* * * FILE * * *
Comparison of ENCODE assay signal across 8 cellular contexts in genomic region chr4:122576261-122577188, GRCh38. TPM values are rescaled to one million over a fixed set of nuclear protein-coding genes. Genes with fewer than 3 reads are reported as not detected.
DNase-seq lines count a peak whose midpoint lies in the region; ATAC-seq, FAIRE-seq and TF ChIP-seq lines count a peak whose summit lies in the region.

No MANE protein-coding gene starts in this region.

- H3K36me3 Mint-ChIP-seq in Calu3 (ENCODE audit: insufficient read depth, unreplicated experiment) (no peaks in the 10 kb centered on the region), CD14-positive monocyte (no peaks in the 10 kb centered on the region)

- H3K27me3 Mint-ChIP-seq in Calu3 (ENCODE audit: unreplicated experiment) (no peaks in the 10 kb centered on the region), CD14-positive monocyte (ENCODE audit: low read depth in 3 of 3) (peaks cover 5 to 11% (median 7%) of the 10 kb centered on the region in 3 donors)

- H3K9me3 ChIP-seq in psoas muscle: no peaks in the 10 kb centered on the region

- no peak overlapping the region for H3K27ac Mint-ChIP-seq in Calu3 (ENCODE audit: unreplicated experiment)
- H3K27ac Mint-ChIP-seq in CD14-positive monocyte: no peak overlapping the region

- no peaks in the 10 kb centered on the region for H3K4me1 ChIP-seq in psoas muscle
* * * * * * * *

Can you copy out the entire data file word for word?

Comparison of ENCODE assay signal across 8 cellular contexts in genomic region chr4:122576261-122577188, GRCh38. TPM values are rescaled to one million over a fixed set of nuclear protein-coding genes. Genes with fewer than 3 reads are reported as not detected.
DNase-seq lines count a peak whose midpoint lies in the region; ATAC-seq, FAIRE-seq and TF ChIP-seq lines count a peak whose summit lies in the region.

No MANE protein-coding gene starts in this region.

- H3K36me3 Mint-ChIP-seq in Calu3 (ENCODE audit: insufficient read depth, unreplicated experiment) (no peaks in the 10 kb centered on the region), CD14-positive monocyte (no peaks in the 10 kb centered on the region)

- H3K27me3 Mint-ChIP-seq in Calu3 (ENCODE audit: unreplicated experiment) (no peaks in the 10 kb centered on the region), CD14-positive monocyte (ENCODE audit: low read depth in 3 of 3) (peaks cover 5 to 11% (median 7%) of the 10 kb centered on the region in 3 donors)

- H3K9me3 ChIP-seq in psoas muscle: no peaks in the 10 kb centered on the region

- no peak overlapping the region for H3K27ac Mint-ChIP-seq in Calu3 (ENCODE audit: unreplicated experiment)
- H3K27ac Mint-ChIP-seq in CD14-positive monocyte: no peak overlapping the region

- no peaks in the 10 kb centered on the region for H3K4me1 ChIP-seq in psoas muscle